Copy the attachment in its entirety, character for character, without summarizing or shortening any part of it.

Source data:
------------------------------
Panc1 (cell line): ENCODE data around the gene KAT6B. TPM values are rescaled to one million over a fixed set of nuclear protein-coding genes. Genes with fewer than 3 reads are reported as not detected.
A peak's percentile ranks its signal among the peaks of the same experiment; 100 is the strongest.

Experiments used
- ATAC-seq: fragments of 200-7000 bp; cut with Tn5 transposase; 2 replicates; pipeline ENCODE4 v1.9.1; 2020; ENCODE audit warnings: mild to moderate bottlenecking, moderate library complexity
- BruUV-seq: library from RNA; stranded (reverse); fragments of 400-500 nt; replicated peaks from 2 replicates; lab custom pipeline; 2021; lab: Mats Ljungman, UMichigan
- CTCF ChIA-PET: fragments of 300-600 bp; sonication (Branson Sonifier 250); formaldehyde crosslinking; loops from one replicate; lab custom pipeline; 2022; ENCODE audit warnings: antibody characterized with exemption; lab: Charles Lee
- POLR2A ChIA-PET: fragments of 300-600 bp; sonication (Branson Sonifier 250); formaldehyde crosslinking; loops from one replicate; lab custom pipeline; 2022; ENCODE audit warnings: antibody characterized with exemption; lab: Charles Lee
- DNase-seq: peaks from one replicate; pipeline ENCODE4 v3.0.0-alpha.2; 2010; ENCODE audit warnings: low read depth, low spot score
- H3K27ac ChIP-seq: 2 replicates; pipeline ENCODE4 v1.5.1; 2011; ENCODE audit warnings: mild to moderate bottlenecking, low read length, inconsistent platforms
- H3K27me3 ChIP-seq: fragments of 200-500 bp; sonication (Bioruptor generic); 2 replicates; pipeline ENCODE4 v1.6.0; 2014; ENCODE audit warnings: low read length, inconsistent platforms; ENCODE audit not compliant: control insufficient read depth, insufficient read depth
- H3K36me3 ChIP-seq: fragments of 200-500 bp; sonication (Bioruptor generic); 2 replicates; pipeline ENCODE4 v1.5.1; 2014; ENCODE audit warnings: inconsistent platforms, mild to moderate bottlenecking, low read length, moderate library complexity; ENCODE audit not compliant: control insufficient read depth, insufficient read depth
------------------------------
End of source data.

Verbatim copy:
Panc1 (cell line): ENCODE data around the gene KAT6B. TPM values are rescaled to one million over a fixed set of nuclear protein-coding genes. Genes with fewer than 3 reads are reported as not detected.
A peak's percentile ranks its signal among the peaks of the same experiment; 100 is the strongest.

Experiments used
- ATAC-seq: fragments of 200-7000 bp; cut with Tn5 transposase; 2 replicates; pipeline ENCODE4 v1.9.1; 2020; ENCODE audit warnings: mild to moderate bottlenecking, moderate library complexity
- BruUV-seq: library from RNA; stranded (reverse); fragments of 400-500 nt; replicated peaks from 2 replicates; lab custom pipeline; 2021; lab: Mats Ljungman, UMichigan
- CTCF ChIA-PET: fragments of 300-600 bp; sonication (Branson Sonifier 250); formaldehyde crosslinking; loops from one replicate; lab custom pipeline; 2022; ENCODE audit warnings: antibody characterized with exemption; lab: Charles Lee
- POLR2A ChIA-PET: fragments of 300-600 bp; sonication (Branson Sonifier 250); formaldehyde crosslinking; loops from one replicate; lab custom pipeline; 2022; ENCODE audit warnings: antibody characterized with exemption; lab: Charles Lee
- DNase-seq: peaks from one replicate; pipeline ENCODE4 v3.0.0-alpha.2; 2010; ENCODE audit warnings: low read depth, low spot score
- H3K27ac ChIP-seq: 2 replicates; pipeline ENCODE4 v1.5.1; 2011; ENCODE audit warnings: mild to moderate bottlenecking, low read length, inconsistent platforms
- H3K27me3 ChIP-seq: fragments of 200-500 bp; sonication (Bioruptor generic); 2 replicates; pipeline ENCODE4 v1.6.0; 2014; ENCODE audit warnings: low read length, inconsistent platforms; ENCODE audit not compliant: control insufficient read depth, insufficient read depth
- H3K36me3 ChIP-seq: fragments of 200-500 bp; sonication (Bioruptor generic); 2 replicates; pipeline ENCODE4 v1.5.1; 2014; ENCODE audit warnings: inconsistent platforms, mild to moderate bottlenecking, low read length, moderate library complexity; ENCODE audit not compliant: control insufficient read depth, insufficient read depth